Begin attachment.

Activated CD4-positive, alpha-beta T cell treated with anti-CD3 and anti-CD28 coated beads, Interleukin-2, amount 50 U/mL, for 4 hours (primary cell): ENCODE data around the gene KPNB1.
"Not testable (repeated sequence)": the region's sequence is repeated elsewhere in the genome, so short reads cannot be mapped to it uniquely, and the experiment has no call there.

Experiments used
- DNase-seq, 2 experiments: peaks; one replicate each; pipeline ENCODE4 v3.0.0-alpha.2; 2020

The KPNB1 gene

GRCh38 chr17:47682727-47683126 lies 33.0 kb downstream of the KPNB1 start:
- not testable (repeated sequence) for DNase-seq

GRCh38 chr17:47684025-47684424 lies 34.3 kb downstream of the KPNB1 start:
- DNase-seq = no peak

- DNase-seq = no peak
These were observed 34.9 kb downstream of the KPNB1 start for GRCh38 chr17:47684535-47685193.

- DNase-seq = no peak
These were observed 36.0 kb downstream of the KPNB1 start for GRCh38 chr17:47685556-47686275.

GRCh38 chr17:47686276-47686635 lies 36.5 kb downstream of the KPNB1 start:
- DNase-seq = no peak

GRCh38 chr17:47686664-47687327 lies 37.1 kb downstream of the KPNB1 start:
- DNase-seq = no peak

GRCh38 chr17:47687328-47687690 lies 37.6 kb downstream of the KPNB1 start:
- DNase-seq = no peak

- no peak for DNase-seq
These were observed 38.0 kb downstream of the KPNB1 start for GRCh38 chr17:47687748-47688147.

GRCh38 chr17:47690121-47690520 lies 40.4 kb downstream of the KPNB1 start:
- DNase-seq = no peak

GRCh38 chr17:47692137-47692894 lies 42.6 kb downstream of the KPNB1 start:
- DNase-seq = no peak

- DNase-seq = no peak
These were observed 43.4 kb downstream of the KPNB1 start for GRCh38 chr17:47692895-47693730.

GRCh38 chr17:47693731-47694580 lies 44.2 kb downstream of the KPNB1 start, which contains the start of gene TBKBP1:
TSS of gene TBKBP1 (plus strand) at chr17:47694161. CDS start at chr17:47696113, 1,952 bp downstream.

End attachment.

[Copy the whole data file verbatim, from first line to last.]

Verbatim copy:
Activated CD4-positive, alpha-beta T cell treated with anti-CD3 and anti-CD28 coated beads, Interleukin-2, amount 50 U/mL, for 4 hours (primary cell): ENCODE data around the gene KPNB1.
"Not testable (repeated sequence)": the region's sequence is repeated elsewhere in the genome, so short reads cannot be mapped to it uniquely, and the experiment has no call there.

Experiments used
- DNase-seq, 2 experiments: peaks; one replicate each; pipeline ENCODE4 v3.0.0-alpha.2; 2020

The KPNB1 gene

GRCh38 chr17:47682727-47683126 lies 33.0 kb downstream of the KPNB1 start:
- not testable (repeated sequence) for DNase-seq

GRCh38 chr17:47684025-47684424 lies 34.3 kb downstream of the KPNB1 start:
- DNase-seq = no peak

- DNase-seq = no peak
These were observed 34.9 kb downstream of the KPNB1 start for GRCh38 chr17:47684535-47685193.

- DNase-seq = no peak
These were observed 36.0 kb downstream of the KPNB1 start for GRCh38 chr17:47685556-47686275.

GRCh38 chr17:47686276-47686635 lies 36.5 kb downstream of the KPNB1 start:
- DNase-seq = no peak

GRCh38 chr17:47686664-47687327 lies 37.1 kb downstream of the KPNB1 start:
- DNase-seq = no peak

GRCh38 chr17:47687328-47687690 lies 37.6 kb downstream of the KPNB1 start:
- DNase-seq = no peak

- no peak for DNase-seq
These were observed 38.0 kb downstream of the KPNB1 start for GRCh38 chr17:47687748-47688147.

GRCh38 chr17:47690121-47690520 lies 40.4 kb downstream of the KPNB1 start:
- DNase-seq = no peak

GRCh38 chr17:47692137-47692894 lies 42.6 kb downstream of the KPNB1 start:
- DNase-seq = no peak

- DNase-seq = no peak
These were observed 43.4 kb downstream of the KPNB1 start for GRCh38 chr17:47692895-47693730.

GRCh38 chr17:47693731-47694580 lies 44.2 kb downstream of the KPNB1 start, which contains the start of gene TBKBP1:
TSS of gene TBKBP1 (plus strand) at chr17:47694161. CDS start at chr17:47696113, 1,952 bp downstream.